Aminian noted he and his colleagues weren't surprised by these findings because they knew at the outset that obesity is a major risk factor for these cancers. "But the magnitude of effect was surprising," he said. "The effect size was very large."


Another meta-analysis published in October in the journal Surgery for Obesity and Related Diseases found a similar beneficial effect for people with obesity who underwent bariatric surgery and their subsequent risk for developing colorectal cancer (2022; The research included 13 papers that followed a total of 3,233,044 patients. Patients who had bariatric surgery had a 37 percent lower risk of getting colorectal cancer compared with patients who had not had surgery.


This benefit of bariatric surgery on cancer risk and outcomes is an important one because the threshold of weight that needs to be lost to reduce disease burden when it comes to cancer is much greater than when it comes to reducing the risk of other obesity-related diseases, Aminian says. Losing 5-10 percent of body weight for someone with obesity can reduce the risk of complications from diabetes, metabolic diseases, and heart disease, while greatly increasing quality of life.


But for cancer, someone with obesity needs to lose 20-25 percent of their body weight or more to see a significant reduction in risk of developing an obesity-related cancer. That's why surgery can be such a powerful tool, Aminian noted.


Lifestyle Interventions

For their analysis of the American Cancer Society's Guidelines on Nutrition and Physical Activity for Cancer Prevention and obesity-related cancer risk, Pichardo's group looked at data from 9,301 Black and 4,221 Latina postmenopausal women. Additionally, ACS guideline adherence was examined in a subset of less common obesity-related cancers and potential effect modification by neighborhood socioeconomic status and smoking.


The researchers conducted an analysis whereby they assigned a composite score to the women that measured their adherence to the guidelines that was based on diet, physical activity level, BMI, and alcohol intake reported when the women enrolled in the study. They followed the women for a median follow-up of 11 years. The data showed that high ACS guideline adherence was associated with the following:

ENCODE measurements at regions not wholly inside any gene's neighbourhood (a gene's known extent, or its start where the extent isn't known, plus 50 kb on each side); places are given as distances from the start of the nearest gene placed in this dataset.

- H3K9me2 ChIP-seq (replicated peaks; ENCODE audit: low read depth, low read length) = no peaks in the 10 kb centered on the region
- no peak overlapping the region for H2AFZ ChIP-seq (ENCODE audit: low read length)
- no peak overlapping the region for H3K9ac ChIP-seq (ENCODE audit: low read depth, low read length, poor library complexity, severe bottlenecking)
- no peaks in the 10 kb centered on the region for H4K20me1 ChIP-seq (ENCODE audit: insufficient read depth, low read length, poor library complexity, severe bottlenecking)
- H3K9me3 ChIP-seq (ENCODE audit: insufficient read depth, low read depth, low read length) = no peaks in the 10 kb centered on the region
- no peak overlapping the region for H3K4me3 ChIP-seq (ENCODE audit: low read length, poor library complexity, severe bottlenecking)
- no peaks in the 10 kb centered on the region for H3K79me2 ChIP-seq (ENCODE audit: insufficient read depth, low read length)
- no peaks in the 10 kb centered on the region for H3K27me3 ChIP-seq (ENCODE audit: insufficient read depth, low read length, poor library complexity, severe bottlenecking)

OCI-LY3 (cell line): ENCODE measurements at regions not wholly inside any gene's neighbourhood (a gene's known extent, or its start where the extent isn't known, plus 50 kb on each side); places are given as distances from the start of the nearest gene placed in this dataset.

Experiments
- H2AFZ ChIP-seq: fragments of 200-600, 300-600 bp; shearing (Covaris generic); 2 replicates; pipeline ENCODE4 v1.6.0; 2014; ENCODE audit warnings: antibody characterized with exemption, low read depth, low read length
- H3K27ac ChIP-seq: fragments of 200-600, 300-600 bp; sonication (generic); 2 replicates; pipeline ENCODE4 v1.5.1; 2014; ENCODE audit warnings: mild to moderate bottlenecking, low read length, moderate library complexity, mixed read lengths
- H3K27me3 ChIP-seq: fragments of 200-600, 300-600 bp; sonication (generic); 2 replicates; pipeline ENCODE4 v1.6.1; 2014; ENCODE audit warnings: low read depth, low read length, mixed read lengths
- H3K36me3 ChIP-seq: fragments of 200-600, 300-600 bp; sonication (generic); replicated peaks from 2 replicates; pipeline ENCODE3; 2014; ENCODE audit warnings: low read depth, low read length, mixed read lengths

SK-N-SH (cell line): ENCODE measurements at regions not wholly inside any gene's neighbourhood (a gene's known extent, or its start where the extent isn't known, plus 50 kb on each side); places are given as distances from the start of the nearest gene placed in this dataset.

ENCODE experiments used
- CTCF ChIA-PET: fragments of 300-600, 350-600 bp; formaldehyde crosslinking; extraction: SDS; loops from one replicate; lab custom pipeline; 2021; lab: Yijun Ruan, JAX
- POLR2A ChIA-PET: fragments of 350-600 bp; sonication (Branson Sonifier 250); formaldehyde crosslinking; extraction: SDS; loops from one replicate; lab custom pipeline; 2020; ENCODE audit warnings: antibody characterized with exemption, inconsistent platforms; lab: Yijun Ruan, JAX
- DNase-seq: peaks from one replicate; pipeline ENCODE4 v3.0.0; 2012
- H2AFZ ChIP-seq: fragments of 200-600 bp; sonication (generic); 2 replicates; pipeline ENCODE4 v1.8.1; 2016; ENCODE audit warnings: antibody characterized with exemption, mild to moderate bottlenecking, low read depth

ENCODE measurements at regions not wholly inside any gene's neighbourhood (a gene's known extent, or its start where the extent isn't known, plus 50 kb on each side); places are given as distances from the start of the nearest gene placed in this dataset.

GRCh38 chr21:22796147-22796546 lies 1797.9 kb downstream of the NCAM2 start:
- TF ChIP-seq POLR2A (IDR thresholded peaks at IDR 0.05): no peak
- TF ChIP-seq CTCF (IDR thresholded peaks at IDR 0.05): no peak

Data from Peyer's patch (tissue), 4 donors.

* a lower incidence of obesity-related cancers for Black women (28-29% lower) and Latinas (41-42% lower); and


* fewer common obesity-related cancers for Black women (31%) and Latinas (63%) separately, and among all women combined (41%).



While previous work hasn't looked at obesity-related cancer incidence and guideline adherence specifically, other research has investigated guideline adherence and incidence of any cancer. Data suggests that guideline adherence may have a greater effect in terms of lowering cancer risk for People of Color, Pichardo noted. "More and more evidence is suggesting that, among People of Color, the guidelines are really important, maybe even more important, and if followed may likely confer protection against obesity-related cancers."


Pichardo said the next step of her group's work is looking at other factors that influence guideline adherence, including environmental, socioeconomic, and neighborhood ones (like segregation and gentrification). "I'm also working to understand what motivates and deters cancer survivors of color from adopting the guidelines through qualitative research that can provide greater insight to mechanisms that quantitative data may not."


Aminian said the bottom line from their work is that bariatric surgery can help certain patients with severe obesity potentially lower their risk of developing obesity-related cancers. Some people will be good candidates for surgery, and others will not-but clinicians should have those conversations with people with severe obesity about these options and refer them to bariatric surgery centers to further discuss their eligibility, he noted. Bariatric surgeries are extremely safe, he added, with low risk of complications. "If you don't start the conversation, there's no chance of moving ahead with it."


Pichardo said it's important to keep in mind when looking at the success of interventions like bariatric surgery in helping reduce cancer risk in people with severe obesity, it's important to consider access. "Who has access is a totally different question and needs to be addressed," she stated.


For clinicians, the takeaway from Pichardo's work is to stay current with the cancer prevention guidelines, as well as the ones specific to cancer survivors. "Engage in active and continuous counseling about behavior change. Tailor lifestyle counseling to patient's unique needs, including the environment in which they live," she stated.


Sarah DiGiulio is a contributing writer.